So you want to learn how to code?

So you think you want to learn to program but don’t know what to do next? Here are some easy ways to start.

1. Gather your resources

You can learn a programming language with just a pencil, piece of paper, and a how-to book, but you won’t really get to see the fruit of your labor. As long as you have a text editor on your computer and an internet connection you can learn how to program.

2. Find your purpose

There are hundreds of programming languages out there (and markup languages) so it can be confusing when you first start and don’t know what to study first. Here are some questions that can help guide you in the right direction.

Do you just want to learn about what code is?

Try learning a simple language like python, or you can download a game like Human Resource Machine on your iPhone which will teach you the basics of programming logic.

Resources: Python, Human Resource Machine

Do you want to make a simple website?

Focus on HTML and CSS until you get the hang of how everything works.

Resources: W3Schools(HTML), W3Schools(CSS)

Do you want to make websites that are aesthetically pleasing and a little more complicated?

Start learning Javascript (in addition to HTML and CSS) and look at Javascript frameworks (like AngularJS and ReactJS) and libraries for CSS (like Bootstrap)

Resources: W3Schools (AngularJS), W3Schools (Bootstrap), Facebook (React)

Do you want to make a blog?

Before trying everything from scratch, look into Content Management Systems like WordPress. At wordpress.org they’ll let you customize your themes in PHP without making you create everything from ground zero.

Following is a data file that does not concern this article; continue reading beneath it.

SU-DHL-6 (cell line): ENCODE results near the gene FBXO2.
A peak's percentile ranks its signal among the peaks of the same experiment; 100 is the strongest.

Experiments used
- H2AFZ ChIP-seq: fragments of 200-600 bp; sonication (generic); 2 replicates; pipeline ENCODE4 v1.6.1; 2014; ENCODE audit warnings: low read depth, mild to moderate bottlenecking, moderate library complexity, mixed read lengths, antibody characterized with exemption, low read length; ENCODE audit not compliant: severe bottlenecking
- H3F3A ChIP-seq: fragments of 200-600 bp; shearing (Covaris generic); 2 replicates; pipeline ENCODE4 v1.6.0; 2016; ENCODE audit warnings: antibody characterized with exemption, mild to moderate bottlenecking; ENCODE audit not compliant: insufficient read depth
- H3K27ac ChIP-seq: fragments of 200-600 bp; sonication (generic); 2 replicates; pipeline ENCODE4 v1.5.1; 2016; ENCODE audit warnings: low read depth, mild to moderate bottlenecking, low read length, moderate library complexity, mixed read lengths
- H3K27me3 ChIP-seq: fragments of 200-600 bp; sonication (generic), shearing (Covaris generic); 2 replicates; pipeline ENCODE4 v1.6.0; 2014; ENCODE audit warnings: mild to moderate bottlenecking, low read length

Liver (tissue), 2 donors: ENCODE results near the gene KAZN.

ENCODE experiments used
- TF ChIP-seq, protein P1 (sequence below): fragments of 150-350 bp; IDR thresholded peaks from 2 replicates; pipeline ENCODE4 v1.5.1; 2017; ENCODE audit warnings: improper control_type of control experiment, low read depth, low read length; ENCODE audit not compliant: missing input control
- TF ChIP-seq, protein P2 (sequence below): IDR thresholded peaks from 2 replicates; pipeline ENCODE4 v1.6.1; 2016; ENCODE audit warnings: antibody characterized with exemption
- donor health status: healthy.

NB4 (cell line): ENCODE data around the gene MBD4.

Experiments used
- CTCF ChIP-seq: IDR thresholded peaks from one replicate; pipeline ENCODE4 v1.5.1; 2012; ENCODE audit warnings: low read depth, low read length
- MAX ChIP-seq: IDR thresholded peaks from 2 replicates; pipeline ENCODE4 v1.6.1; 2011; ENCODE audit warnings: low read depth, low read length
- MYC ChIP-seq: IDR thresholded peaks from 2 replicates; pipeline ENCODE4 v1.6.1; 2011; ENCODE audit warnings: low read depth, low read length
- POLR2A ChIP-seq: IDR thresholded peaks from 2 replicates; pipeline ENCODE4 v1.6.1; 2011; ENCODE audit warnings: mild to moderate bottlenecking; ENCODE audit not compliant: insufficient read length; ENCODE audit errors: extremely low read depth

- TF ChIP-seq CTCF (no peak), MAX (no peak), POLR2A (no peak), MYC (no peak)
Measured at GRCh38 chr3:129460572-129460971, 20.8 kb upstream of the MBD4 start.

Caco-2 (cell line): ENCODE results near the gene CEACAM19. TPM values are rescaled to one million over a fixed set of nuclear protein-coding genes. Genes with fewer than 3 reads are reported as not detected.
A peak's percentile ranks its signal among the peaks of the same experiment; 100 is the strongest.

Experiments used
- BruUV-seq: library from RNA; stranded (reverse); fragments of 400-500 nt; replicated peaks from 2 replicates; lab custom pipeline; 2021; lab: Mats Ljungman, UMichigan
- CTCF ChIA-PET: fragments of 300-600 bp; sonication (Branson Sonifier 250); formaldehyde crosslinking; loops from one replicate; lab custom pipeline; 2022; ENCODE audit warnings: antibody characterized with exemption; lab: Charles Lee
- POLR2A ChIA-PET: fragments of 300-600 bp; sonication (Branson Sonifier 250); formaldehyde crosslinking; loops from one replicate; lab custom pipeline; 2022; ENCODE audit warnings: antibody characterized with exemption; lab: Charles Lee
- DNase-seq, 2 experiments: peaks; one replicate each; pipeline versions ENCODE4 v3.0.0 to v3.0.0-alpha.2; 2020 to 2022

Resources: WordPress

Do you want to make large dynamic website where people can add and interact with things?

You’ll need to know how to work with databases (SQL, NOSQL, PostgresSQL, etc.) and languages or frameworks that interact with them, like Java, Scala, PHP, NodeJs. For some languages you’ll have to download software (IDEs) in order to compile and use them. For big websites you have to use multiple languages so that all the different pieces can interact with each other in a nice, friendly, way.

Resources: W3Schools(SQL), W3Schools(PHP), Java Tutorial

Do you want to program robots?

Figure out what kind of robots you want to program first, they may have specific languages that they use (like the Lego NXT) or it it might have a lot of flexibility. If you have a project in mind that’s a good place to start researching.

Resources: Esteffannie Explains It All (Raspberry Pi Projects), Lego NXT, Programming with Arduinos

Do you want to make mobile apps?

Do you want to make them for Android or for iOS? Different mobile operating systems use different languages for their apps.

Resources: iOS Development, Android Development

3. Learn how you learn best

Some people learn best by reading, some by doing.

  • Google is your best friend when you’re trying to solve your problems. Never assume that you’re the only person on Earth who’s encountered the bug you’re seeing, ask Google first
  • Stack overflow has millions of questions and answers by developers who are trying to learn the same things you want to learn
  • W3Schools is a great resource for basic web development. I’ve been programming in HTML and CSS for more than 5 years and I still have a few of their tabs open every day
  • Some people work well with video courses, you can find them at places like Code Academy or Udemy (or even Youtube)
  • Learn how to read documentation in wiki articles and on GitHub. Most frameworks have a “how to” guide that’s structured similarly. It makes learning new technologies a lot simpler
  • With front-end web development you can use tools like JSFiddle to create small samples of Javascript, HTML, and CSS, and see how all the pieces fit together

4. Keep Practicing

As a programmer you will be repeating steps 2 and 3 for the rest of your life. You can learn how to code in a classroom or in your living room; it might have been free or it might have cost a few hundred thousand dollars. No matter where you’re coming from it’s ultimately up to you to be motivated enough to keep seeking out the knowledge and expertise necessary to finish the tasks that you want to complete.

Do you have a suggestion for a newbie who’s starting to program? A resource, tutorial, or habit that helped you continue and succeed? Feel free to leave them in the comments below.


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